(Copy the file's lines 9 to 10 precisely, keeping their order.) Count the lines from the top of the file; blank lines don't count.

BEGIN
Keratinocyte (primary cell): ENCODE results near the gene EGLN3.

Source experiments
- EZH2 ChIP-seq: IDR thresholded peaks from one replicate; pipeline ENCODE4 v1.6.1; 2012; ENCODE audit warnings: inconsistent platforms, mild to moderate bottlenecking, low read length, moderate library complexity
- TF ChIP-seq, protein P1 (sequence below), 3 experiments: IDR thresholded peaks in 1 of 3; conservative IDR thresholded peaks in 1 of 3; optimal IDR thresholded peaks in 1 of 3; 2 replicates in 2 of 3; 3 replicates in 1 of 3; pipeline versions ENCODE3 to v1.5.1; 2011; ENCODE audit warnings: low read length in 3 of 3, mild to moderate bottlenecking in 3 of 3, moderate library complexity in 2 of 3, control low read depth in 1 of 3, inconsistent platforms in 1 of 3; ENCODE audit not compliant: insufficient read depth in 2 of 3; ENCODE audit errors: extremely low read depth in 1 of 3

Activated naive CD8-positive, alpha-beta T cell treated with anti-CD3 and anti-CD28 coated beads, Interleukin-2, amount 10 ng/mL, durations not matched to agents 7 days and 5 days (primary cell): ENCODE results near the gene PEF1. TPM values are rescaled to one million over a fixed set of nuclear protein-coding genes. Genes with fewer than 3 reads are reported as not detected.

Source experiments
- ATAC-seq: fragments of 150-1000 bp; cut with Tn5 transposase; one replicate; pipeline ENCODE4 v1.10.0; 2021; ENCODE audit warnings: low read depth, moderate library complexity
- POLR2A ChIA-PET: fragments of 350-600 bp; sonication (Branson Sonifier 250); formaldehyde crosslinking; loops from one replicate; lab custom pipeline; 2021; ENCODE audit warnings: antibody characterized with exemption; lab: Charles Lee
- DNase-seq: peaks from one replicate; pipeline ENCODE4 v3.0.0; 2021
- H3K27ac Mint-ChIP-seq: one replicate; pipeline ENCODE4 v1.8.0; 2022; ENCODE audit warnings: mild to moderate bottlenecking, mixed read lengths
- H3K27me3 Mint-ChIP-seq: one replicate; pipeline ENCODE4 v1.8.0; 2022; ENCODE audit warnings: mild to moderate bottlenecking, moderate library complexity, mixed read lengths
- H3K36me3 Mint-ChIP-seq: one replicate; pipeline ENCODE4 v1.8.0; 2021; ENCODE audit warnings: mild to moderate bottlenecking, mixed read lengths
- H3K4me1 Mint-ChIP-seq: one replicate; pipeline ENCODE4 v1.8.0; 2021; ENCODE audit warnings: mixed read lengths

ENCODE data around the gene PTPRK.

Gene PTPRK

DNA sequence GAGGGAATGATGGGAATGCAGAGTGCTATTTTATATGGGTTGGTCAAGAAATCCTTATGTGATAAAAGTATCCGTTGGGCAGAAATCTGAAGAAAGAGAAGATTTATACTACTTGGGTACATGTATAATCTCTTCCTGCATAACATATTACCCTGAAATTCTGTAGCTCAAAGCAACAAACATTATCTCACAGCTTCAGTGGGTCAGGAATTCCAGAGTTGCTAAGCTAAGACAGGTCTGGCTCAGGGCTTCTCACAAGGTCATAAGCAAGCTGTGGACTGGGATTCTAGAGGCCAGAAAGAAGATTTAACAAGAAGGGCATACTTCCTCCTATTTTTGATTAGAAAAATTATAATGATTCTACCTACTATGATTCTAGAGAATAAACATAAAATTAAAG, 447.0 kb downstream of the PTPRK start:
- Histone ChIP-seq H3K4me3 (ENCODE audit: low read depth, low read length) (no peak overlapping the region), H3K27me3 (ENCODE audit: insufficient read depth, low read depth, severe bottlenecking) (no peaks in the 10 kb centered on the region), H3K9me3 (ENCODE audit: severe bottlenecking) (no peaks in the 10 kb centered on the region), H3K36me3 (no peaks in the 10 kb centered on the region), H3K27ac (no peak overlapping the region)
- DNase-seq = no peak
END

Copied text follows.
- DNase-seq: peaks from one replicate; pipeline ENCODE4 v3.0.0; 2021
- H3K27ac Mint-ChIP-seq: one replicate; pipeline ENCODE4 v1.8.0; 2022; ENCODE audit warnings: mild to moderate bottlenecking, mixed read lengths